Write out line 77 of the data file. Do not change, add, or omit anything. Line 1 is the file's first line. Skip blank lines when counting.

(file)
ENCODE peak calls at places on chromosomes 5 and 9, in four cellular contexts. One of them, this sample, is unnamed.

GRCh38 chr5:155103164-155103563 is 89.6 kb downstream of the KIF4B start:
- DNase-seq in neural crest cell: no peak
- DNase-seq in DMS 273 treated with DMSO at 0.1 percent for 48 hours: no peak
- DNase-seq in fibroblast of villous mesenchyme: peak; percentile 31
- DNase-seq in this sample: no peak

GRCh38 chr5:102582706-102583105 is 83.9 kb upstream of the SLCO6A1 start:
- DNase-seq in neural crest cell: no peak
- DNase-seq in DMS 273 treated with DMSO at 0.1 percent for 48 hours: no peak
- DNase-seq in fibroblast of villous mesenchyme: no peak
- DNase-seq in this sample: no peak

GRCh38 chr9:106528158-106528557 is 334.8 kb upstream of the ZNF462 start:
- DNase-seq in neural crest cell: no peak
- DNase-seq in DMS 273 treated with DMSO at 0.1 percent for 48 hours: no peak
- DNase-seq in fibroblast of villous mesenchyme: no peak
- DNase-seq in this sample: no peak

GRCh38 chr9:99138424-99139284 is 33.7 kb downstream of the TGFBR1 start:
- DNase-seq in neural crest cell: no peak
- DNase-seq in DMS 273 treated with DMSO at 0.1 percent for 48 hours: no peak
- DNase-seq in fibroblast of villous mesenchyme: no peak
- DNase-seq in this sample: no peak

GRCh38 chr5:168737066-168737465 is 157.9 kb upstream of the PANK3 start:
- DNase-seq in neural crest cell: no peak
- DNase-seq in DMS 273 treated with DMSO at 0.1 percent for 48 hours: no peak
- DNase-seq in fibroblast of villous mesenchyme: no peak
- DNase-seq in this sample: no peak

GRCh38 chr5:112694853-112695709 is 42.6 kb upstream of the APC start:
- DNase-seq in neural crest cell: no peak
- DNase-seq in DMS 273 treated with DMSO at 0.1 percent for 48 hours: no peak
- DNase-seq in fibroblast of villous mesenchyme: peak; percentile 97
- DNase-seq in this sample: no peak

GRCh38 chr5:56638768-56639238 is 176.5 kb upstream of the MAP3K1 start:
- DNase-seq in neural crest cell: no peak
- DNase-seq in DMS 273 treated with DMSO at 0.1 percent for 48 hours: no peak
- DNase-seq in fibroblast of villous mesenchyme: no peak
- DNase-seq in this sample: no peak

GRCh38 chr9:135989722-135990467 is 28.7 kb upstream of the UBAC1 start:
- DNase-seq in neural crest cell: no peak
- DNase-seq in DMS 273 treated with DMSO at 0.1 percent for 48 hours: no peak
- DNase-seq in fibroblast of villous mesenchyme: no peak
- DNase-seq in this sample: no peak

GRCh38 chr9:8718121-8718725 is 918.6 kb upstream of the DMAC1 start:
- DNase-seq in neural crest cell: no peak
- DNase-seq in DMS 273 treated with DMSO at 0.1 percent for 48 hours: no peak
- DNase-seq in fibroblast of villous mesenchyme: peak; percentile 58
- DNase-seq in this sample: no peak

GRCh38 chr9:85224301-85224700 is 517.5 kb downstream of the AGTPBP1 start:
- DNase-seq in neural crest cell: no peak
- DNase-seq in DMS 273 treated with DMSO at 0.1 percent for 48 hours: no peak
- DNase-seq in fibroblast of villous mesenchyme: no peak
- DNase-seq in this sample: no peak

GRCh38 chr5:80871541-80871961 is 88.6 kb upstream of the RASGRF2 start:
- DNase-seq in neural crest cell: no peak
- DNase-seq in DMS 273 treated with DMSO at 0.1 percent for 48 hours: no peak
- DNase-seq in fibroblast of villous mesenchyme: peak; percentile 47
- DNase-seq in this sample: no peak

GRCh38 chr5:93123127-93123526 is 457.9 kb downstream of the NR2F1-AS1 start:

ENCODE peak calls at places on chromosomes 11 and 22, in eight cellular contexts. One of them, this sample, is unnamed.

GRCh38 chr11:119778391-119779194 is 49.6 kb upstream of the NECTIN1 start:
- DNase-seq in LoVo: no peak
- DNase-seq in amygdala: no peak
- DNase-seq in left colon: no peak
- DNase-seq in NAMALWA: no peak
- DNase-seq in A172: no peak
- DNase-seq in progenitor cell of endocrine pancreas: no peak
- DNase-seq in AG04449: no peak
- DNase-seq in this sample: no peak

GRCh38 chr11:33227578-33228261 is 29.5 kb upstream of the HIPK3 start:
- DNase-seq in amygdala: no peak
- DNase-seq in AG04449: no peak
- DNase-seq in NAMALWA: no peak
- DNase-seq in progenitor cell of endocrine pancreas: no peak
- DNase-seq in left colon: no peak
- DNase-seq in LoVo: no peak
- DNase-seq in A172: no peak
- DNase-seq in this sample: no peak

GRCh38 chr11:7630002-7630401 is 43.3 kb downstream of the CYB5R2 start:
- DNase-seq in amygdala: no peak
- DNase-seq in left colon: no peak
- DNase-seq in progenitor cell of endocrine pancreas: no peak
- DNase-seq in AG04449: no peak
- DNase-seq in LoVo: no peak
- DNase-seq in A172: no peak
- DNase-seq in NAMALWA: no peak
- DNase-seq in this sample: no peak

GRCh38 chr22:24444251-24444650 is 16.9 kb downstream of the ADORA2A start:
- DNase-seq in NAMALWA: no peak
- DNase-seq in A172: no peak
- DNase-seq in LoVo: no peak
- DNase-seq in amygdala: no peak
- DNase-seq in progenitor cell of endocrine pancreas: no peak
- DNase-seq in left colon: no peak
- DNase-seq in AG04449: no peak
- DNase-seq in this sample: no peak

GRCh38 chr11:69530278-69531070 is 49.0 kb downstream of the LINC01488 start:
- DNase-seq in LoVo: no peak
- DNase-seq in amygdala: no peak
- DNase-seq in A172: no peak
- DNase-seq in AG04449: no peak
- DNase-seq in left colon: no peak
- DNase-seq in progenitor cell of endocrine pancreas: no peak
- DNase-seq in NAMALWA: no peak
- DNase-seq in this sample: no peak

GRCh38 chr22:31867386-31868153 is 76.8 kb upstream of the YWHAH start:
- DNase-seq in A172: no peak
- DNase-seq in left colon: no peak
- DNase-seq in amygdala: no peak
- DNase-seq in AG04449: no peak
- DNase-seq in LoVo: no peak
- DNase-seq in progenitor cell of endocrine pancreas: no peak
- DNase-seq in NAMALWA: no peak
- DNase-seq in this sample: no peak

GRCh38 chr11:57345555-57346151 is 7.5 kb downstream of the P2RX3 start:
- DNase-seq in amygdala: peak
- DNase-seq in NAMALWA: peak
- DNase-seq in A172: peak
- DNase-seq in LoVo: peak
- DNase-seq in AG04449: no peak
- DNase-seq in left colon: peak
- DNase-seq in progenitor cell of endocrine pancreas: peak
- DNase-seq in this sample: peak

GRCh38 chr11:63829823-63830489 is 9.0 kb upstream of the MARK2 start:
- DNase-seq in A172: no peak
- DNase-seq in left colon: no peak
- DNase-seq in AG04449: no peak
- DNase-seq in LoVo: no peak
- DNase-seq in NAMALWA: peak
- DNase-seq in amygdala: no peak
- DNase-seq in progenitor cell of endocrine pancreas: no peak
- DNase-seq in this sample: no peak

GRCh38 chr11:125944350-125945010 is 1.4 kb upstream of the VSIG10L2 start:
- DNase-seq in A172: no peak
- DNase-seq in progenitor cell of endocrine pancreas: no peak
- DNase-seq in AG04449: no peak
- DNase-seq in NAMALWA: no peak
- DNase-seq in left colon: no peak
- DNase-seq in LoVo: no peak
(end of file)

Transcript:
GRCh38 chr11:7630002-7630401 is 43.3 kb downstream of the CYB5R2 start: